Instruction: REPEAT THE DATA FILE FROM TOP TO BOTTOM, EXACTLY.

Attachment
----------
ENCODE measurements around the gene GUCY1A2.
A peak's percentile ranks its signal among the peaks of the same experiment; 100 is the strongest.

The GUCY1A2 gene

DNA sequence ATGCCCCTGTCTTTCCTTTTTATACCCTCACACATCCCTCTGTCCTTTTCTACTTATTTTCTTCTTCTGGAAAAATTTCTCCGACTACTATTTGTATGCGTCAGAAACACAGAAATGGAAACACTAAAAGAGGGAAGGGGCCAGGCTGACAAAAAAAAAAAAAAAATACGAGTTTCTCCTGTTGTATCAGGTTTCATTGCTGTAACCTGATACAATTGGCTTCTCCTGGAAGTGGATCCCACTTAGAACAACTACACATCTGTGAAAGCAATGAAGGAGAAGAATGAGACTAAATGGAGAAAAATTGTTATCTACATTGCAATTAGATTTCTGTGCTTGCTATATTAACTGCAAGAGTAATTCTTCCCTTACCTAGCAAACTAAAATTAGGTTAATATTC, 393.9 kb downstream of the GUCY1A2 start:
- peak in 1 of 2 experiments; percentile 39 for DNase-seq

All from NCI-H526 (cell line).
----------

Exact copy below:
ENCODE measurements around the gene GUCY1A2.
A peak's percentile ranks its signal among the peaks of the same experiment; 100 is the strongest.

The GUCY1A2 gene

DNA sequence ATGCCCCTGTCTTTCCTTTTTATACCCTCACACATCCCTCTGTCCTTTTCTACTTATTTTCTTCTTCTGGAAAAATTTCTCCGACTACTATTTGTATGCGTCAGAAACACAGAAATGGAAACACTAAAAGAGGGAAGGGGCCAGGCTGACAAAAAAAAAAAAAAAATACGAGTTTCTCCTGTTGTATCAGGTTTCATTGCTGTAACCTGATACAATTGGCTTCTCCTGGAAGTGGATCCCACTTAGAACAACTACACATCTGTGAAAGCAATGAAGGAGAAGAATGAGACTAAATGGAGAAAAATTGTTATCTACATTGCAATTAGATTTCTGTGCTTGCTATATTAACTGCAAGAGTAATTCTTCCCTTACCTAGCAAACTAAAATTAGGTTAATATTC, 393.9 kb downstream of the GUCY1A2 start:
- peak in 1 of 2 experiments; percentile 39 for DNase-seq

All from NCI-H526 (cell line).